Mongoose Packs Benefit From Immigrants, But It Takes Time

Dwarf mongooses get by with a little help from their friends. That includes those who have joined from another pack and been through a process of integration. Shannon Benson

Social animals need each other to live, and sometimes that includes those who aren't close relatives of the rest of the group. If dwarf mongooses (Helogale parvula) are any guide, it takes time for new members to fit in, but eventually they make the pack stronger. Integration of outsiders is a topic that has not been heavily studies in wild animals, so it's not yet clear how relevant this is for other species, ourselves included, but the analogies are hard to miss.

Dwarf mongooses (can we just start calling them mongeese please) have plenty of predators, on account of being so small. They survive by acting as sentries for each other, with some keeping an eye out for danger while others feed. Consequently, as long as they don't exceed the local food supply, larger groups are better, since it means more eyes on the skies.

Sometimes an individual mongoose will lose, or be cast out from, its pack, and join another. Professor Andrew Radford of the University of Bristol was interested in this process of dispersal and integration. In Current Biology, he reports that the new arrivals don't contribute much initially, but eventually play an important role in the success of the group.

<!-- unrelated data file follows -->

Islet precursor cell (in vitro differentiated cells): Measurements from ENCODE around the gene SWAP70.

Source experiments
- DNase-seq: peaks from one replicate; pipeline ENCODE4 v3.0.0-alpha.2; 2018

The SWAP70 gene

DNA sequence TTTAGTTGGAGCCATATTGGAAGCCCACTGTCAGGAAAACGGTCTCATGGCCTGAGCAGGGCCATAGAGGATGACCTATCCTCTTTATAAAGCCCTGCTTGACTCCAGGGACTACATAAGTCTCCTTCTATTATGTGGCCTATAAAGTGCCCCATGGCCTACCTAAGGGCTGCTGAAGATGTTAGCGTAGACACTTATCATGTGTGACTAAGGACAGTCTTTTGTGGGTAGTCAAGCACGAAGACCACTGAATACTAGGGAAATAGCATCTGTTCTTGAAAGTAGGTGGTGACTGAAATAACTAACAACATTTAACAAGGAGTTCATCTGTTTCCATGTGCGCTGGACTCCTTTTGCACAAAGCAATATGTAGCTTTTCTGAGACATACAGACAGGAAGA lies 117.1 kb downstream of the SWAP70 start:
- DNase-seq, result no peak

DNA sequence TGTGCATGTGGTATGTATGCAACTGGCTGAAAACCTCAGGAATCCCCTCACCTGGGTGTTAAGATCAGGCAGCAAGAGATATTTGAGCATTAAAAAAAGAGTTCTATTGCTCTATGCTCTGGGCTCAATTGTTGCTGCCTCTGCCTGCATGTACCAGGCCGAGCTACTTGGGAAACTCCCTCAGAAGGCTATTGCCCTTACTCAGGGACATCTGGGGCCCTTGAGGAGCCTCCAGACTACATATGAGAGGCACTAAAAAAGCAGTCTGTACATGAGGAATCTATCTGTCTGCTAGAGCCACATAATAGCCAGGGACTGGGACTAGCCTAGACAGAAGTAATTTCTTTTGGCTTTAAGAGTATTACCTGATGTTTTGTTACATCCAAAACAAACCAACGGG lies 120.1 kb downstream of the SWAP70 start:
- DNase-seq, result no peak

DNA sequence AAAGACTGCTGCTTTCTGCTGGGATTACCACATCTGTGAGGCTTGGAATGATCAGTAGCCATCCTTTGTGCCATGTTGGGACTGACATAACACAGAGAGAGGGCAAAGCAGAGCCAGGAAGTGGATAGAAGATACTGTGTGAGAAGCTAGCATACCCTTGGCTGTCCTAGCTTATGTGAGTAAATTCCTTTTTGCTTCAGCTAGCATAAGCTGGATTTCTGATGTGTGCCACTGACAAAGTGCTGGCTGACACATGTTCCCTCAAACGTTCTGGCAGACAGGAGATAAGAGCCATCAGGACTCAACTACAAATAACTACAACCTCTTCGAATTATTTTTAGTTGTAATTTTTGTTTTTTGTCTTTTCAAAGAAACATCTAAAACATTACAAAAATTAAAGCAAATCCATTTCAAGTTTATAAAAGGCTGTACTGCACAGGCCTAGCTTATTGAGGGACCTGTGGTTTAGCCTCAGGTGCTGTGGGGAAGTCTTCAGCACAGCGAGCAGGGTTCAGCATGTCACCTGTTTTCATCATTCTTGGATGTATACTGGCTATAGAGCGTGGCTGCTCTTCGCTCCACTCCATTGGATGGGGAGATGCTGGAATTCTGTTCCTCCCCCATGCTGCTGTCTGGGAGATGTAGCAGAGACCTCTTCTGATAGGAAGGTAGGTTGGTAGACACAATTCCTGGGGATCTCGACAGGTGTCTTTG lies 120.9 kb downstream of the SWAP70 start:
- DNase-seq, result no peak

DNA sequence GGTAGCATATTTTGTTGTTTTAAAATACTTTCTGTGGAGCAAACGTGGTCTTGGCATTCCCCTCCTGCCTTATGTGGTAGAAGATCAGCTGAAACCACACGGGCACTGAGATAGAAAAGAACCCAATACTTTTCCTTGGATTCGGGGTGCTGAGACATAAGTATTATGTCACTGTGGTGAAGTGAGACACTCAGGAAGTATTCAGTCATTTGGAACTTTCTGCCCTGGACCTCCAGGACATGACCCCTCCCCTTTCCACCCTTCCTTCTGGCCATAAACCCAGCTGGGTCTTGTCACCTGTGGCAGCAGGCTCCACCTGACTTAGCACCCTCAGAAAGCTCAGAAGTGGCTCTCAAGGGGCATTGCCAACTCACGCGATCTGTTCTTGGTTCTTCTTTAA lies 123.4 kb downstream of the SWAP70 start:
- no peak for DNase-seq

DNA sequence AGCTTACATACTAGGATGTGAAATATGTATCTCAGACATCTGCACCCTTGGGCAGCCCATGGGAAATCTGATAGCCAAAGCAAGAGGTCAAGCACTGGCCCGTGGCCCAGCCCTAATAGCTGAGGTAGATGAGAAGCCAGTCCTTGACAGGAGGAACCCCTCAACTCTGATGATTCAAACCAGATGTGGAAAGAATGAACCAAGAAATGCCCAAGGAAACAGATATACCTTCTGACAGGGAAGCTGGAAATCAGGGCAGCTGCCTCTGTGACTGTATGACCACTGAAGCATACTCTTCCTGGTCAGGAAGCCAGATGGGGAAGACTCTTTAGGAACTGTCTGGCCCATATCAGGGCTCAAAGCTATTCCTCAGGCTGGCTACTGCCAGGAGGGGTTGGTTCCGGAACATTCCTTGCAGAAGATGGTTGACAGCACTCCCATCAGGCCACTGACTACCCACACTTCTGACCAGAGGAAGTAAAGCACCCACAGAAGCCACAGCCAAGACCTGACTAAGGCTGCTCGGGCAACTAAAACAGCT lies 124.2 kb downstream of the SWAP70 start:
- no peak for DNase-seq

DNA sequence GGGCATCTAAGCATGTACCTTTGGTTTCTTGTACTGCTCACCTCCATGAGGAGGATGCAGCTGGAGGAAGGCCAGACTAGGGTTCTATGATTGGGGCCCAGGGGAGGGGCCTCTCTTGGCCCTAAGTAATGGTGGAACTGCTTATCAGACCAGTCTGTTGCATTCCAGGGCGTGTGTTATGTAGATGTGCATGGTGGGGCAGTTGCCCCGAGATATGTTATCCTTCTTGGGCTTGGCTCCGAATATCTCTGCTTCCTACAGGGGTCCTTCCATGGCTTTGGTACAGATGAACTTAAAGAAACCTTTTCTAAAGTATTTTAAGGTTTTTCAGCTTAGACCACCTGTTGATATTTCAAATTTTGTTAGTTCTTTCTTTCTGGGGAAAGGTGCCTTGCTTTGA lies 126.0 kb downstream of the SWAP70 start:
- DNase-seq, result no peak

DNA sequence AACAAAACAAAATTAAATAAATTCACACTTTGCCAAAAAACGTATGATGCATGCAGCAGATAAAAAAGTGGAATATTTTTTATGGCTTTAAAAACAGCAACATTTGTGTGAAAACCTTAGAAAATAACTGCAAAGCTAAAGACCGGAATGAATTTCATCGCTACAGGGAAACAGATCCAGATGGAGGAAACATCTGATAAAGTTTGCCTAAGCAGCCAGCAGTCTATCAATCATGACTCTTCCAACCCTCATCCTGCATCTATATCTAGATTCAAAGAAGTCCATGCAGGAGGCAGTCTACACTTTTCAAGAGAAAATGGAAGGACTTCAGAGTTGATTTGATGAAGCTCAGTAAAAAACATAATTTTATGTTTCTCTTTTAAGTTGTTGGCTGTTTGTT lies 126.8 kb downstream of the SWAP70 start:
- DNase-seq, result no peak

New mongoose arrivals don't tend to do much sentry work. This isn't because they are lazy bludgers, as the Mongoose First political party would probably claim, but because they tend to be exhausted and underfed from their time attempting to survive on their own.

Friends in high places are important when you're near the bottom of the food chain. Shannon Benson

When standing guard, a mongoose will make calls to tell others they are on the case and it's safe to eat. Interestingly, even when the new arrivals try to do their bit, they tend to be ignored. However, this too is only temporary. “A few months after arriving in a new group, former immigrants are contributing as often as residents and their information is used just as much, but to reach that stage requires a transition period,” Radford said in a statement.

To identify this pattern, Radford played calls he and his co-author Dr Julie Kern had previously recorded and watched for responses. Mongooses can recognize individual calls and would stop their own sentry-work when they heard a familiar voice indicating it was on the look-out. They were much less inclined to trust a new arrival's calls, instead continuing to sacrifice eating so they could do their own guard work.

After five months, however, the new arrivals were not only doing as much guardwork as the longstanding members of the group, but being given the same respect for their contribution. Dispersal prevents dwarf mongoose populations from becoming inbred, something other species of mongoose have to address in much more dramatic ways.

Comments

If you liked this story, you'll love these

This website uses cookies

This website uses cookies to improve user experience. By continuing to use our website you consent to all cookies in accordance with our cookie policy.